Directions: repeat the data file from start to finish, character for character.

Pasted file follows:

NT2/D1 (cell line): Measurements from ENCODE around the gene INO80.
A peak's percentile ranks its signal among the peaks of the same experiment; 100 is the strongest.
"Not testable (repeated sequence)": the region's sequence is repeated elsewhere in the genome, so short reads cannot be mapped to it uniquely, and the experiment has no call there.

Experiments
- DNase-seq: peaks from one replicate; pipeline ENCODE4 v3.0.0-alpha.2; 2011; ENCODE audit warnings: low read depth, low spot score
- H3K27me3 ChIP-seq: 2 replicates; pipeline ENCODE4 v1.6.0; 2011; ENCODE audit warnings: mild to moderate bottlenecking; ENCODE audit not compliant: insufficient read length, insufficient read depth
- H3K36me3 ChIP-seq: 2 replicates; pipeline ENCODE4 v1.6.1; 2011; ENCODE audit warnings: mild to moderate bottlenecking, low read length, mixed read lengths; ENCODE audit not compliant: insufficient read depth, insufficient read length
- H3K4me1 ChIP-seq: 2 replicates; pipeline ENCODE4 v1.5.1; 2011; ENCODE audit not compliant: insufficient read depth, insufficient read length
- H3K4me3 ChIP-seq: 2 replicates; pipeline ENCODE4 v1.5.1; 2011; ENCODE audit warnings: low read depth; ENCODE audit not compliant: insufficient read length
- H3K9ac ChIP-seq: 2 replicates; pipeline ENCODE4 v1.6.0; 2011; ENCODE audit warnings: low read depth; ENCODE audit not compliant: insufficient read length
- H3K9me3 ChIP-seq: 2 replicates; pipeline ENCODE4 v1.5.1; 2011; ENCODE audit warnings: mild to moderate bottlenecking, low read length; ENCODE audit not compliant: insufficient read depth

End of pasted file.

NT2/D1 (cell line): Measurements from ENCODE around the gene INO80.
A peak's percentile ranks its signal among the peaks of the same experiment; 100 is the strongest.
"Not testable (repeated sequence)": the region's sequence is repeated elsewhere in the genome, so short reads cannot be mapped to it uniquely, and the experiment has no call there.

Experiments
- DNase-seq: peaks from one replicate; pipeline ENCODE4 v3.0.0-alpha.2; 2011; ENCODE audit warnings: low read depth, low spot score
- H3K27me3 ChIP-seq: 2 replicates; pipeline ENCODE4 v1.6.0; 2011; ENCODE audit warnings: mild to moderate bottlenecking; ENCODE audit not compliant: insufficient read length, insufficient read depth
- H3K36me3 ChIP-seq: 2 replicates; pipeline ENCODE4 v1.6.1; 2011; ENCODE audit warnings: mild to moderate bottlenecking, low read length, mixed read lengths; ENCODE audit not compliant: insufficient read depth, insufficient read length
- H3K4me1 ChIP-seq: 2 replicates; pipeline ENCODE4 v1.5.1; 2011; ENCODE audit not compliant: insufficient read depth, insufficient read length
- H3K4me3 ChIP-seq: 2 replicates; pipeline ENCODE4 v1.5.1; 2011; ENCODE audit warnings: low read depth; ENCODE audit not compliant: insufficient read length
- H3K9ac ChIP-seq: 2 replicates; pipeline ENCODE4 v1.6.0; 2011; ENCODE audit warnings: low read depth; ENCODE audit not compliant: insufficient read length
- H3K9me3 ChIP-seq: 2 replicates; pipeline ENCODE4 v1.5.1; 2011; ENCODE audit warnings: mild to moderate bottlenecking, low read length; ENCODE audit not compliant: insufficient read depth